The writing is stunning. I can't wait to read more. The repackaged covers that Arrow have produced are also gorgeous, so this will be a print collection I build, rather than on the Kindle.

Let me know if you have a particular Hemingway favourite that I should read next.



A book a week in 2010: The Dare by John Boyne

John Boyne is the author of The Boy in the Striped Pyjamas. The Dare is a novella published in 2009 for the Quick Reads programme.

Danny Delaney lives at home with his mum and dad. It's the summer holidays and his older brother, who is at university, has decided to travel round Europe, so Danny is on his own. But everything gets turned on its head when his mum is brought home by the police after an accident. Danny can only look on helplessly as his mum withdraws from the family.

The Dare does what Boyne is renowned for: telling challenging and heart-wrenching stories from a child's perspective. He recreates the world of a child during the summer holidays complete with secret hiding places, sun bleached colours, bike rides and other simple pleasures.

But Boyne succeeds best with the powerful depiction of an eight year old's logic and the limited world that it operates in. Highly recommended.

Sunday, 2 January 2011

A book a week in 2010: Bestseller by Olivia Goldsmith

"Ah," I thought to myself "a bonkbuster about publishing. Just what I need for a bit of light relief." And boy, does Bestseller fit the bill.

Goldsmith takes you on a rollicking, bumpy ride through the world of publishing. With all of its overblown egos, croneys, champagne parties and hidden talents.

Terry O'Neal has spent her whole life writing a magnum opus, but to no avail. Rejection after rejection from literary agents and publishers have pushed her to the limit.

Camilla Clapfish (Clapfish...?!) is an aspiring author who has just finished her first novel living in Italy. When she meets an American tourist on holiday with his mother, little does she know how this will shape and influence her life.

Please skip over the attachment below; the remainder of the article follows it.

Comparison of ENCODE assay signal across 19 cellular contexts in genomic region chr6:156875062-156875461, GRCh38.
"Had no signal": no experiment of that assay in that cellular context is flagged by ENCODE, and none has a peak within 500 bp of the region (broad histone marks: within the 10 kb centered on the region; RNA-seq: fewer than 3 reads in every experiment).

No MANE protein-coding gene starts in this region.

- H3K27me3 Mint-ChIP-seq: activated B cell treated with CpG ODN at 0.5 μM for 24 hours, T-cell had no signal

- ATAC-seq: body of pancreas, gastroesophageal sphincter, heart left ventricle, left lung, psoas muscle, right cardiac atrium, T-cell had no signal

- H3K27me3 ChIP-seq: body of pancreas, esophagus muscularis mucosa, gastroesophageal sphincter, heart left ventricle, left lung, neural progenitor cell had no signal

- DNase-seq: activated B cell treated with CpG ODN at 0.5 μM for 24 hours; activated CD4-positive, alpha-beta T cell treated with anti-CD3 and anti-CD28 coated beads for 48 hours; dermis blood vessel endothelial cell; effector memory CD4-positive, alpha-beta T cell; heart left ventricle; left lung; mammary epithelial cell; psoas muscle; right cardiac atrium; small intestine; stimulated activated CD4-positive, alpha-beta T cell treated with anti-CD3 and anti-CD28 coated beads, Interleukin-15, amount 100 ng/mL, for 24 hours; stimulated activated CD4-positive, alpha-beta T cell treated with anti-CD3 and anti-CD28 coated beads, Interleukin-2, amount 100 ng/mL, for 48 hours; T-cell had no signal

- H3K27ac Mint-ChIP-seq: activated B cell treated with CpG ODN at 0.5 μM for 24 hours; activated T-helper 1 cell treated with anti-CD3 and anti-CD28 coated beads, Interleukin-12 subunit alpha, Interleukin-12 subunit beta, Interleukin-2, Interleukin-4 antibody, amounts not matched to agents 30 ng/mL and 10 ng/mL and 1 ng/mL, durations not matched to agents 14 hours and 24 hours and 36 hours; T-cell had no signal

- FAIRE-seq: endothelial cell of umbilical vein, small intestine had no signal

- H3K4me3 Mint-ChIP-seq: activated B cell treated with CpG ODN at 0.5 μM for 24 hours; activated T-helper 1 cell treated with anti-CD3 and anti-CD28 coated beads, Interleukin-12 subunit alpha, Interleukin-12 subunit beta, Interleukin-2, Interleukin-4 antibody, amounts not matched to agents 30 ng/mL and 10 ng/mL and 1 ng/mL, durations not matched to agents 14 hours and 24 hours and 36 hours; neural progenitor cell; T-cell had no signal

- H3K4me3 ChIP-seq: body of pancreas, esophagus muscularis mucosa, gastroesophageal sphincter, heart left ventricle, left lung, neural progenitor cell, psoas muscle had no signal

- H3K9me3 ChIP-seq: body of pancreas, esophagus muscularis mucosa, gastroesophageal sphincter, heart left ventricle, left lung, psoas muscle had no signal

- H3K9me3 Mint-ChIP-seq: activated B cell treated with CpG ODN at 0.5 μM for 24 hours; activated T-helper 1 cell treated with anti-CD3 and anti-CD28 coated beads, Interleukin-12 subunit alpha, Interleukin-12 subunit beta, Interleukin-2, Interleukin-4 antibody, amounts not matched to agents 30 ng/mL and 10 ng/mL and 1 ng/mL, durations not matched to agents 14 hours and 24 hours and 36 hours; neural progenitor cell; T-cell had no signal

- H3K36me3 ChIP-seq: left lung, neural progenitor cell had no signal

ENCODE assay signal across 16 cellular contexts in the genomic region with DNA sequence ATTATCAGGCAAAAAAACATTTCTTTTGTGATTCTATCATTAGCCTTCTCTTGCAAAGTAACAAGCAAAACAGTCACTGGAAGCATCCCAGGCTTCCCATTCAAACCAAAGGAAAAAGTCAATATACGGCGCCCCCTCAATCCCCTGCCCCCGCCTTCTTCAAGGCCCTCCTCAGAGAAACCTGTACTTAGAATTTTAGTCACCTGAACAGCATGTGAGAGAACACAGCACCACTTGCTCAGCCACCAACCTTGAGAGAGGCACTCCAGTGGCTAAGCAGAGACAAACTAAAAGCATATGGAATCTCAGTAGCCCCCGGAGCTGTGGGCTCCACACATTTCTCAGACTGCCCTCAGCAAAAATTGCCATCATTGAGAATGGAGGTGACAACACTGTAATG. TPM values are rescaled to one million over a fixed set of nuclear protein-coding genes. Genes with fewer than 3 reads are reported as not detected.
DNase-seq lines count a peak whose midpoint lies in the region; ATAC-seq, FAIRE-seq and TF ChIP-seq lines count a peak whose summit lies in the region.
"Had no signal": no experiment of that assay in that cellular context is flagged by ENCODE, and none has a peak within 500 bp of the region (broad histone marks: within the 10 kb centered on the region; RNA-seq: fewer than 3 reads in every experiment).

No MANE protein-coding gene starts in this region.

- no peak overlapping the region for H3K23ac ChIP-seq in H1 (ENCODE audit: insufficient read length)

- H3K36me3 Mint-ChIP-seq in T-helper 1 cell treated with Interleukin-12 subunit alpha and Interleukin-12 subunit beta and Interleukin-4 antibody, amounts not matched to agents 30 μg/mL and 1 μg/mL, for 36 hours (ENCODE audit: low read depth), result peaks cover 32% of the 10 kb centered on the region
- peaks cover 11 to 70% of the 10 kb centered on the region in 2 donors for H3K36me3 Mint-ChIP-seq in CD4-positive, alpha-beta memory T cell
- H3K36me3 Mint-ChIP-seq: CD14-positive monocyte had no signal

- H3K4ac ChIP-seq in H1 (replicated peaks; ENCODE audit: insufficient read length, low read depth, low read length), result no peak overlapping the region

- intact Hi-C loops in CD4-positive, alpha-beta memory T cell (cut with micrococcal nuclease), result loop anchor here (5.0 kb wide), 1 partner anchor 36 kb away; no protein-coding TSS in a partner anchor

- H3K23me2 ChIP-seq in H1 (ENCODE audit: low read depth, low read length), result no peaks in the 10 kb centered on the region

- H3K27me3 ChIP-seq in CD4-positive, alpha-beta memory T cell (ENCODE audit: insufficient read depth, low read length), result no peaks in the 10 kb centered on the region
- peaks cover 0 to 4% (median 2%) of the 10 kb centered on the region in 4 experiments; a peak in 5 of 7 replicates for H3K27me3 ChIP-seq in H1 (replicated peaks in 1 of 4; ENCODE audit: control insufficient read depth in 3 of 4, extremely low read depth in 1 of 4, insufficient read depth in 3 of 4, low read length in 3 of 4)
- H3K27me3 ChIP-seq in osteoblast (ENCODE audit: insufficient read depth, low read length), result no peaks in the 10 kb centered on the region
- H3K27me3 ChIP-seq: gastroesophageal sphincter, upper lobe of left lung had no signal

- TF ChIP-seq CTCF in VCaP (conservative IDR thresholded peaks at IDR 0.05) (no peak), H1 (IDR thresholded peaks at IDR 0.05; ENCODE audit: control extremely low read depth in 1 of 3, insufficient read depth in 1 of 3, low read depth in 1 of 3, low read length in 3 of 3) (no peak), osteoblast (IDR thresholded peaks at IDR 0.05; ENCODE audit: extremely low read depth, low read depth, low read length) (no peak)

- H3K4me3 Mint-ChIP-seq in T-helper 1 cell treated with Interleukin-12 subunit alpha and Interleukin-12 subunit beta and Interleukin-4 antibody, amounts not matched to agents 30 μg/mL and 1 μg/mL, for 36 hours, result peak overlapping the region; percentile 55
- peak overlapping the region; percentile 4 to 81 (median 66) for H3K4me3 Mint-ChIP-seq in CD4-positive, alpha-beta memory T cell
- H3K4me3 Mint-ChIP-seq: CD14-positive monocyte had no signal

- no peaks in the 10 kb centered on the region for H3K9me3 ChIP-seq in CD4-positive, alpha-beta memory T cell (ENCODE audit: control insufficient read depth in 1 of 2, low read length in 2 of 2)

Judith and Daniel are writing a book together. He is an academic, her former creative writing tutor, and now her husband. She is a true talent. They are eeking out a living on Daniel's paltry salary at the university and he's desperate to hit the literary big time. Just how far will he go to get there?

Susann is a successful romantic novelist. She has a lifetime of bestselling novels under her belt, aided and abetted by her partner and literary agent, Alfred Byron. But the latest book is a proving a real struggle to write. And the increasing frustration and impatience of Alf is not helping. At all.

Gerald Ochs Davis is top of the literary tree in New York. As head of Davis & Dash, he controls one of the most powerful publishing houses in the world. His backing of an author can make or break them. But does he still have it? The Fall list - including his own blockbuster - will be make or break.

Set against a backdrop of ruthlessness and immorality, we see the good, the bad and the not-quite-ugly struggle to survive. This is a world where the benchmark of success is your position on the New York Times Book List. And where you are only as good as your last book.

Olivia Goldsmith was quite obviously a flamboyant character. Her acknowledgements page is stuffed full of references to key figures in the publishing world, some of whom make an appearance in the book.

Utter nonsense. Entertaining nonetheless.

A book a week in 2010: Some Histories of the Sheffield Flood 1864 by Rob Hindle

The Sheffield Flood in 1864 was a catastrophic event that claimed 270 lives. It is ranked as the 20th deadliest flood of all time by Armageddon Online (hat tip to Wikipedia for link). The cause was a breach in the newly built dam on the River Loxley at Low Bradfield which poured 700 million imperial gallons of water south into the centre of Sheffield. (Source: Wikipedia)

Rob Hindle is a writer and academic based in Sheffield. He's particularly interested in how his writing can help bring history to life. And this collection of poems is about the Flood.

He provides snapshots of the lives of those affected by the tragedy: whether survivors, media observers or the dead. Each poem is poignant and evocative: sometimes because they are truly mundane in tone, describing the day to day as disasters looms, and the character has no idea of what is about to befall them.

But he also portrays all the deformities, tin pans, wrought iron, smog and disease of Victorian life. Nineteenth century existence, warts and all. The first person narratives are interspersed with snippets and announcements from the archives.

This is a powerful and moving collection.

About the publisher - Templar Poetry

A book a week in 2010: The Grey Man by Andy McNab

Kevin is Deputy Manager at a bank in town. He spends his life covering for Mr Symington, the Manager, and daydreaming about how he'd foil a bank robbery.

Linda is Kevin's wife. Even though they don't lead an exciting life, she is happy and content. They are very much in love and will do anything for each other.

Jessica Drake is an actress, well past her prime, playing the lead in Lady Windermere's Fan at the local theatre. She likes to keep her valuables in a bank wherever she stays.

This is a tale of banks, robberies and how far a man will go when pushed.

Written in very clear, straightforward prose, this was an easy read. It won't win any prizes. It isn't complex, highbrow writing. But the mundane life of the characters and childlike writing style - surprisingly - make this entertaining.